# Homework Help: Started out simple enough

1. Sep 9, 2007

### josephpatricks

Hi everybody. I haven't been in school a few years, and its second week into physics. I have what the book describes as the answer, and through several methods seem to come .5m away from the stated answer...I don't know if they just simplify it or not.

1. The problem statement, all variables and given/known data
A dog runs back and forth between its two owners, who are walking toward one another. The dog starts running when the owners are 10m apart. If the dog runs with a speed of 3.0 m/s, and the owners walk with a speed of 1.3 m/s, how far has the dog traveled when the owners meet?

2. Relevant equations
limit of change in x / change in t

3. The attempt at a solution
From as far as I can see, the owners are covering 2.6 m/s on a 10ft gap, while the dog's traveling of 3.0m/s is being hastened as a limit from 10 to 0. I don't know how to use latex yet, but I took the limit of (3/2.6)x t, where t is 10. the answer I receive is 11.5m or 150/13, but the book puts the answer as 11m. I am frustrated by now and just want to bs some attribution to the dog not starting at the side of an owner, accounting for the .5 m, but I offer this to anyone who could give me a better explanation.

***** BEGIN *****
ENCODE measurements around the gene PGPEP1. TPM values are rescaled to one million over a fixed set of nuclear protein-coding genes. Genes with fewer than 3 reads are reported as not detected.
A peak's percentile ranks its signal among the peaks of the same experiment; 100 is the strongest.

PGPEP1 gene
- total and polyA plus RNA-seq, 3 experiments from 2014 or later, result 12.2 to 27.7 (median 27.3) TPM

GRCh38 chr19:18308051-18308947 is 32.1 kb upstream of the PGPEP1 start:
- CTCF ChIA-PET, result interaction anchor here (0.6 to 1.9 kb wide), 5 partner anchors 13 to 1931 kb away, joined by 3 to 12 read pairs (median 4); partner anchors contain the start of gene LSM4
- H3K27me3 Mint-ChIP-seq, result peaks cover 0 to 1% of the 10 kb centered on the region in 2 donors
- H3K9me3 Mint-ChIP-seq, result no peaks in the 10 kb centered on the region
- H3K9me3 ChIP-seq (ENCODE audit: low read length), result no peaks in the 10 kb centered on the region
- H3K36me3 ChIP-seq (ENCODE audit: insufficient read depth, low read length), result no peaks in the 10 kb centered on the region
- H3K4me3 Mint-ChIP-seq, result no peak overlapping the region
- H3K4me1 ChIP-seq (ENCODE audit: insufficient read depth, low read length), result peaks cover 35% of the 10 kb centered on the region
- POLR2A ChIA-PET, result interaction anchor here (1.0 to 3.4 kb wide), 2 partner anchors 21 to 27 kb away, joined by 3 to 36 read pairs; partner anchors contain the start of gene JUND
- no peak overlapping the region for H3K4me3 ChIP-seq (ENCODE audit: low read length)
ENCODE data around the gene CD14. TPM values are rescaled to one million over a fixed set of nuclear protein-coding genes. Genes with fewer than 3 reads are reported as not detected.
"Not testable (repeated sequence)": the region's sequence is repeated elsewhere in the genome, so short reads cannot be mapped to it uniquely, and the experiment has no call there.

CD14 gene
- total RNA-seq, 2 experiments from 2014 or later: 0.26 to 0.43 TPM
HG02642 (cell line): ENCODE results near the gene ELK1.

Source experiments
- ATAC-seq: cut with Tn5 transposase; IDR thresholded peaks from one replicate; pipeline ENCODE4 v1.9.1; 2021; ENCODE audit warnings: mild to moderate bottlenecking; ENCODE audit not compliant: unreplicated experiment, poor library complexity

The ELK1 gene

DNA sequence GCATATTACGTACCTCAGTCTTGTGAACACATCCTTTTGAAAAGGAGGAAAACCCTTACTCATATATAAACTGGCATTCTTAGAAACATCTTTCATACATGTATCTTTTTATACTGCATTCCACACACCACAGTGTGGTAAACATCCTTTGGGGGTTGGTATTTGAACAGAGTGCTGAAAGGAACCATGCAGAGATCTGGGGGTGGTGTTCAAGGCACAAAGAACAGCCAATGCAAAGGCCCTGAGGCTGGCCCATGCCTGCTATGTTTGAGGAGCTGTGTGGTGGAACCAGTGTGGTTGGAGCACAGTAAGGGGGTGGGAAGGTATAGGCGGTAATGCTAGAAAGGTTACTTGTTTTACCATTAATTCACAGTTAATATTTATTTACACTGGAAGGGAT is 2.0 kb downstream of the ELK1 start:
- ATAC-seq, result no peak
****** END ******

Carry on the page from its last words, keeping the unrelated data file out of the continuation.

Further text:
2. Sep 9, 2007

### learningphysics

I'm also getting 11.5m . It seems like you didn't use limits, but just regular distance = speed * time, which is fine.

The time when the owners meet is t=(10/2.6). So the distance the dog travelled in that time is 3*t which is 11.5m.

Does the problem ask you to use limits?

3. Sep 10, 2007

### josephpatricks

no it doesn't. i can understand the distance part, i.e. the dog is allowed travel of 3 m/s during the time frame the owners travel (10/2.6). I went over the problem with a kid at the tutoring site at our school, we all get the same answer. I'll ask the teacher, he might have a solutions manual. If there is a good reason, I'll update. thanks!